IX>nalJ Kinnaman Pnoenix, AZ
With that done, I cut my 4x4 blank and drilled Vin. holes at the centers of both ends. I drove )6-in. threaded rods into the holes to serve as a pivot. At one end, I improvised a handle.
I used a H-in straight bit in the router and pushed it slowly away from me as I turned the handle. It works best to take light cuts and to saw the corners off the blank first.
)cnng Chan Mill brae, CA
I needed a 4-in. dia. dowel rod for a table base. I couldn't find any ready-made and didn't have a lathe to turn it myself, so I decided to rout it. First I glued up a plywood box—no top or bottom—the length of the dowel I needed. I then made a new plywood base for the router with wood strips clamped to the sides. I wanted the router to slide back and forth along the sides of the box.
Getting the Right Angle
This jig is handy for drilling perpendicular holes without being limited by the throat of your drill press. Use hard-wo<xl—or metal if the jig will be used often—but bore all the initial holes on a drill press to make sure they are square to the base. I made my jig to accommodate drill sizes from tie in. to Vi in.; you can modify that for your needs. Be sure to hold the jig firmly when drilling or, better still, clamp it.
Boles DzrcnJa West Seneca, NY
To get the surface clean at the final finishing stages of a project, I wrap a couple inches of masking tape (sticky-side out) around my left forefinger, and if I spot a speck of sawdust or other foreign matter, I pick it up with the tape.
Line Oknghouse Everett, WA
Know a Ixrttcr way of doing Mimi-thiny' IX--signcd a dever |ir? Send your woodworking tip>. along with a sketch or a snapshot to: "Tcch Tips," American WoofwoRKFx, 33 F„ Minor St., Ummaro. FA 18098. We ll pay you $50 if wc publish your tip.
Finding good slock among the endless piles at a lumberyard is miirli easier if yon understand a hit about wood grades, yield, and use.
One of my woodworking specialties is the art of cajoling lumberyard workers into letting me sort through their lumber piles, looking for that perfect board for my next project. Sometimes I have to pout and threaten to take my big-time business elsewhere. Usually, though, I get permission simply by promising to restack everything when I'm done.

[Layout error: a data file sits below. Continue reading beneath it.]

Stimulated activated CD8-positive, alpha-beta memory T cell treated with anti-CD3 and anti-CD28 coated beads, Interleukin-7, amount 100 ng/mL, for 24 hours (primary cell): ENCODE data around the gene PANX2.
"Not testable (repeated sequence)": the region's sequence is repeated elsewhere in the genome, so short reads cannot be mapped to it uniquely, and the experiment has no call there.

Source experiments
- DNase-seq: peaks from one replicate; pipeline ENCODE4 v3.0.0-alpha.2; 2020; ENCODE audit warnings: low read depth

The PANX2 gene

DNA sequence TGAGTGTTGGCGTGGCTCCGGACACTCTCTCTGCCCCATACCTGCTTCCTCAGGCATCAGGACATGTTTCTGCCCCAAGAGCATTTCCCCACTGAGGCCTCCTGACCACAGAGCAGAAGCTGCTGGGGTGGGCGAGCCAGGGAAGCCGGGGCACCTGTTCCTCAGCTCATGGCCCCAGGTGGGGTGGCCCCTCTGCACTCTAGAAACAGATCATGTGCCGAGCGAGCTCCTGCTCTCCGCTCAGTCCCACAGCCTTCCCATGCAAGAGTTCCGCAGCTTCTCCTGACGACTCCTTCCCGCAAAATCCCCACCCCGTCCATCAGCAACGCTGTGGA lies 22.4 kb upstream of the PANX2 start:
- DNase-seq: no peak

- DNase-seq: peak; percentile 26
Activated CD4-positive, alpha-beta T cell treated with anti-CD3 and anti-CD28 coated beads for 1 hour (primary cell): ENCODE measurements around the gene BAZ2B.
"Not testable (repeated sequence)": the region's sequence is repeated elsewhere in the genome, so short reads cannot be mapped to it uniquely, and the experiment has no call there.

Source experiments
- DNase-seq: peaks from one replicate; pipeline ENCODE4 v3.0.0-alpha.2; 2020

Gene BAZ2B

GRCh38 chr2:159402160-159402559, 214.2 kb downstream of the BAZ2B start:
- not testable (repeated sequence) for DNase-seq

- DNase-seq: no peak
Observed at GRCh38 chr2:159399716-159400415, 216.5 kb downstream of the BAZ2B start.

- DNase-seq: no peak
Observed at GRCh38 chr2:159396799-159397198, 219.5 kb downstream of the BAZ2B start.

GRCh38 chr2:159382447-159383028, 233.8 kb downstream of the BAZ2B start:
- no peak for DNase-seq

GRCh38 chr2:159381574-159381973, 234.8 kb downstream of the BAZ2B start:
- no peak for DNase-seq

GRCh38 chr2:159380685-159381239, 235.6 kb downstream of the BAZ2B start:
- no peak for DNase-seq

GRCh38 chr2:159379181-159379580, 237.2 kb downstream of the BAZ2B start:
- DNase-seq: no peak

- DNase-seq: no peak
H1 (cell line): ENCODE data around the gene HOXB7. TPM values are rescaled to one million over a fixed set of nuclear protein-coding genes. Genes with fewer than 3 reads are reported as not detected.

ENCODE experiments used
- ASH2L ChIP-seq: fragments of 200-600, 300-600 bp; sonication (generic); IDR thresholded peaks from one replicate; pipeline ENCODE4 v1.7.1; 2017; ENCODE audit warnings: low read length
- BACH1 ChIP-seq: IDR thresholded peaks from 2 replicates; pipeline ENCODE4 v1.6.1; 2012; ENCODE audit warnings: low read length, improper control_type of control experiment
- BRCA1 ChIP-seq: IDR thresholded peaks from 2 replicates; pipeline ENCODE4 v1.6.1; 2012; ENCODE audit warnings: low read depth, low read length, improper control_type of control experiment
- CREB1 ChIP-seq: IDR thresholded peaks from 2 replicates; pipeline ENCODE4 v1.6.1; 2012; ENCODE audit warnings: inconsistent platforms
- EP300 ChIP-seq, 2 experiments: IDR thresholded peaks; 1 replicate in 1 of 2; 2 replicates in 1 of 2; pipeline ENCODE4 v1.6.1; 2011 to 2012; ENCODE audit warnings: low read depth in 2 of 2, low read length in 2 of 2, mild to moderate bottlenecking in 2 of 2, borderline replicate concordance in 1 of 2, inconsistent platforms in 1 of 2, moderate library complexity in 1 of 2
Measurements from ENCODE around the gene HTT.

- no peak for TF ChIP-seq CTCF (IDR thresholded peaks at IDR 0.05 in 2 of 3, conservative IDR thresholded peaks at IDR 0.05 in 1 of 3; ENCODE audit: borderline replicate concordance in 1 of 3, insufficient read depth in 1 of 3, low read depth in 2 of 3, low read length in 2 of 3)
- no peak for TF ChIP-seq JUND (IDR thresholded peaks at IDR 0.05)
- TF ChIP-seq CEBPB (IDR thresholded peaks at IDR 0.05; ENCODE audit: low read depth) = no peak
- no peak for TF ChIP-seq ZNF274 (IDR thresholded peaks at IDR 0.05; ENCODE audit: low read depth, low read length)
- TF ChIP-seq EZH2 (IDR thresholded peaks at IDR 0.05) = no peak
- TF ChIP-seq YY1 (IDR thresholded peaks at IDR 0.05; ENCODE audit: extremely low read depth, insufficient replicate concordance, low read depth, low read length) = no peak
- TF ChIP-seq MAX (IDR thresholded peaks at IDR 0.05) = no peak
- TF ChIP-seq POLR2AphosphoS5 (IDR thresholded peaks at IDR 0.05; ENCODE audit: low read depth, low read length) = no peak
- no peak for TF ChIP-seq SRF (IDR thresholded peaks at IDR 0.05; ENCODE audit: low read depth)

And so, I've spent many a morning working in another guy's business, lining up about a quarter ton of lumber just to get a few boards that suit me.
I've met quite a few fellow woodworkers during these hunts. Some know exactly what they want, be it wood free of knots, splits, and ugly dark streaks, or that elusive "pretty board." But others bypass all the sorting and just buy the top—read that as most expensive—grade available, whether or not they need it. (See sidebar, Grading Wood, page 24.) There are times when the best grade is the
Knowing the Basics Can Save You a Bundle best choice, but more often, you can save money and get the perfect wood for your project by using lower grades if you know a few basics about buying lumber.
Finding Diamonds in Hie Rough
The first thing you need to do is rid yourself of the idea that you have to use top-grade lumber or a perfectly clear board for everything you make.
Most furniture makers don't. They use
fairly short or narrow pieces that can l>e cut from even the lower grades of lumber. You can, too. Just take the time to analyze the size and type of parts you need before you start.
"The average woodworker should be buying more of the common grades for framework and stiles," says lumber dealer Steve Wall of Mayodan, North Carolina. "A lot of people don't realize that the price range for common grades can be less than half the price of select grades."
It s especially cost effective to get thicker components out of lower grades of wood. If you want 8/4 table legs, for example, you can usually cut around the knots to get them out of No. 1 common boards at considerable cost savings.
Wall often speaks to woodworking groups throughout the Southeast. To make his point on how much good wood there is in a common board, he will cut a board apart, and then separate the clear wood from the waste.
The loss in a typical 12-ft. common oak board is pretty minimal, as shown in the photo.
Another thing to consider when buying wood is what you want to build. This might sound overly simple, but Wall says he often finds new customers hunting for an exceptionally long, clcar board, something like a dear 14-ft. 1 x 10, to build a coffee table with no component longer than 36 in. Many apparently just total up all the needed components and specify that size board. This strategy is expensive and wasteful and can be aesthetically unwise, too. Often, better boards don't display as much beautiful figure and character as lower-grade ones.
Another fan of less-than-clcar stock is Kelly Mehler, a furniture maker in Berca, Kentucky. I worked
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Wood finishing can be tricky and after spending hours on building your project you want to be sure that you get the best outcome possible. In The Complete Guide To Wood Finishing you will learn how to get beautiful, professional results no matter what your project is, even if you have never tried your hand at wood finishing before. You will learn about every step in the wood finishing process from a professional wood finisher with years of experience.